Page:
December 21st, 2012
futuristgerd
September 3rd, 2012
futuristgerd
MUST REAd “What I try to do as a futurist is make sense of it, understand how we will interact and what it will feel like to be a human. When we enter the world of almost zero-sized computers I think computing will become more human and instinctive, it won’t be command and control like it is today. “People, when surrounded by computational intelligence, will have a personal relationship with their computers. Your devices will know you as you move through your life.
July 12th, 2012
greenfuturist
wildcat2030:

In the 2002 sci-fi thriller Minority Report (based on a dark Philip K. Dick tale), Pre-Crime Unit Captain John Anderton is on the run from police because the mutant pre-cog psychics used by his unit predict that he will murder a man in the next 36 hours. More recently, the hit CBS television series Person of Interest posits a secret all-seeing computer surveillance system developed by a reclusive billionaire genius for the U.S. government that can predict that a specific person will be involved in a violent crime. For now, these are fiction. Researchers are, however, claiming to have developed computer programs that can predict not who will commit a crime, but at what locations they are likely to occur. Welcome to the brave new world of predictive policing. (via Stopping Crime Before It Starts - Reason.com)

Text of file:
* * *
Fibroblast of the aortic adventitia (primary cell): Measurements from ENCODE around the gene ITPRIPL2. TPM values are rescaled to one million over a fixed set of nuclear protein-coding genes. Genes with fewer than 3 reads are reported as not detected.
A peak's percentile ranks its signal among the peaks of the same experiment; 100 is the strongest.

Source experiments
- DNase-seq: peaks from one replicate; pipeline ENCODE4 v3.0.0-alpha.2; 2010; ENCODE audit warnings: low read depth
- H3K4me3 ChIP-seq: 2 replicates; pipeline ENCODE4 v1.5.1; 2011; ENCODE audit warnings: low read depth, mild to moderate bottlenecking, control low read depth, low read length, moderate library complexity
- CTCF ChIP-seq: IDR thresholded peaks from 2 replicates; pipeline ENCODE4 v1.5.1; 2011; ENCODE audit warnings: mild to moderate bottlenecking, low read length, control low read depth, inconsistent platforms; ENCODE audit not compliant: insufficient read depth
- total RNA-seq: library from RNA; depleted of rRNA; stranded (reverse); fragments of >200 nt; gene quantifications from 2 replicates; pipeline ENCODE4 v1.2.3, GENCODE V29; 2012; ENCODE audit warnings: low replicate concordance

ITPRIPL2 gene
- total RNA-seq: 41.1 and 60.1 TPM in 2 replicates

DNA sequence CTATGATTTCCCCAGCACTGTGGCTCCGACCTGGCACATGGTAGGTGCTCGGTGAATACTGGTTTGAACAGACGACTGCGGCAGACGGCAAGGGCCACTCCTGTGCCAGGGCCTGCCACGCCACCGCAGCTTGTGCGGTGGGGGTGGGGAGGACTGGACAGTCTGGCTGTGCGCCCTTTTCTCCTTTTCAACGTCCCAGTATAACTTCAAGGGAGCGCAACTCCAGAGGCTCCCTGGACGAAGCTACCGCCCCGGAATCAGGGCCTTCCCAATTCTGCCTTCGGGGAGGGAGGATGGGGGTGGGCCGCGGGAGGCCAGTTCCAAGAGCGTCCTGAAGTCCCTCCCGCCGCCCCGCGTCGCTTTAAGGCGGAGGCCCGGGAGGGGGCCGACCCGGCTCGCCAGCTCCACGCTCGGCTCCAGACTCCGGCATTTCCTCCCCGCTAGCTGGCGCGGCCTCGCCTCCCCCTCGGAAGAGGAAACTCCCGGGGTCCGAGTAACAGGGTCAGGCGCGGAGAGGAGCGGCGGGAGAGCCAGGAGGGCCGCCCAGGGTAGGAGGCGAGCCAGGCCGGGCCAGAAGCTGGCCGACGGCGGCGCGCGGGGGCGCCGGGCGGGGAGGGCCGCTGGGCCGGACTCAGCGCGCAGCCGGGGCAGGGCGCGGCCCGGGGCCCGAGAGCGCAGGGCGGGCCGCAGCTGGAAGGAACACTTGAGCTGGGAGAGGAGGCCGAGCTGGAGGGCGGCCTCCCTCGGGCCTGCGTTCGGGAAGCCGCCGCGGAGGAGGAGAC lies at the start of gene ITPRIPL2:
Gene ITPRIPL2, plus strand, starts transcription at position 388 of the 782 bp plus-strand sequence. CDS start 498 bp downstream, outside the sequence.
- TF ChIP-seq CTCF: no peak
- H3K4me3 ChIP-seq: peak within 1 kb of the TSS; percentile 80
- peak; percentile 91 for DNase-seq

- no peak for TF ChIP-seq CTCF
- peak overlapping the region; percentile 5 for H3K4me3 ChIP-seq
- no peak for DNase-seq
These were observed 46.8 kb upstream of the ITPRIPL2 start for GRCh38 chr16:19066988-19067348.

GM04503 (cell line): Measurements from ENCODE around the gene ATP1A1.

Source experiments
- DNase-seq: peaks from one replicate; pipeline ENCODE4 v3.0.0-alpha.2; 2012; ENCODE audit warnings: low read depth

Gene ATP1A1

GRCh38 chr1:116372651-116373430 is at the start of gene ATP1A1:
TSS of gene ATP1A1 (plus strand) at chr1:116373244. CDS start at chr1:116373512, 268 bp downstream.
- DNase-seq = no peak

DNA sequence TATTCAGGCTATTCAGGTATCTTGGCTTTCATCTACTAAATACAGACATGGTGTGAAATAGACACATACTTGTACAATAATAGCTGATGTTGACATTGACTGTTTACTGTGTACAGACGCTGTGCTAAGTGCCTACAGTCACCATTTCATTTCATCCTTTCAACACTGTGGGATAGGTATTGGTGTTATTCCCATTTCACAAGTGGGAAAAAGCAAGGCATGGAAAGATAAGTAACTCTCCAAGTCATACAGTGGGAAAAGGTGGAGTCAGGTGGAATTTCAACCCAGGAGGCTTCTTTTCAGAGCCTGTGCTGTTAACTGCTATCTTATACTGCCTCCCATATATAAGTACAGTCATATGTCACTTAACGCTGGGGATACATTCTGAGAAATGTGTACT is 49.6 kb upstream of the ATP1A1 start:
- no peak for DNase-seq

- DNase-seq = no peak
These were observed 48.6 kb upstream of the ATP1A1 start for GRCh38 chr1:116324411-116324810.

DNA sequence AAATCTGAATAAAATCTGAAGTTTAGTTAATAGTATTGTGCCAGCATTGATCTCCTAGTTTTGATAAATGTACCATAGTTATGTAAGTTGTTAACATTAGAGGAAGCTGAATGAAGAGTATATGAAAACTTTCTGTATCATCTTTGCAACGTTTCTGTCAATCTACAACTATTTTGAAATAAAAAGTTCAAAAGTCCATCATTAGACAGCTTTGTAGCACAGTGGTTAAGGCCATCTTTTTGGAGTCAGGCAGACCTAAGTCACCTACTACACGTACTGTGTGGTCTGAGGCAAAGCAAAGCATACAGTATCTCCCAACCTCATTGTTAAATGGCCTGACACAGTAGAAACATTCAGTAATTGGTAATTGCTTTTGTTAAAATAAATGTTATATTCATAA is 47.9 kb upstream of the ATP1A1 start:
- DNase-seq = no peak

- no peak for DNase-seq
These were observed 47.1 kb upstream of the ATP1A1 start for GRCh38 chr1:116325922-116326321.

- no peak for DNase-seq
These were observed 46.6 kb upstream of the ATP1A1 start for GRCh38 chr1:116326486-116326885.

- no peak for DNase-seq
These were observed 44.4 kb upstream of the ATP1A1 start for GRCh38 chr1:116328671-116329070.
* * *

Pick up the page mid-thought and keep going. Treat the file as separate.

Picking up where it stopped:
wildcat2030:

In the 2002 sci-fi thriller Minority Report (based on a dark Philip K. Dick tale), Pre-Crime Unit Captain John Anderton is on the run from police because the mutant pre-cog psychics used by his unit predict that he will murder a man in the next 36 hours. More recently, the hit CBS television series Person of Interest posits a secret all-seeing computer surveillance system developed by a reclusive billionaire genius for the U.S. government that can predict that a specific person will be involved in a violent crime. For now, these are fiction. Researchers are, however, claiming to have developed computer programs that can predict not who will commit a crime, but at what locations they are likely to occur. Welcome to the brave new world of predictive policing. (via Stopping Crime Before It Starts - Reason.com)

Reblogged from A Momentary Flow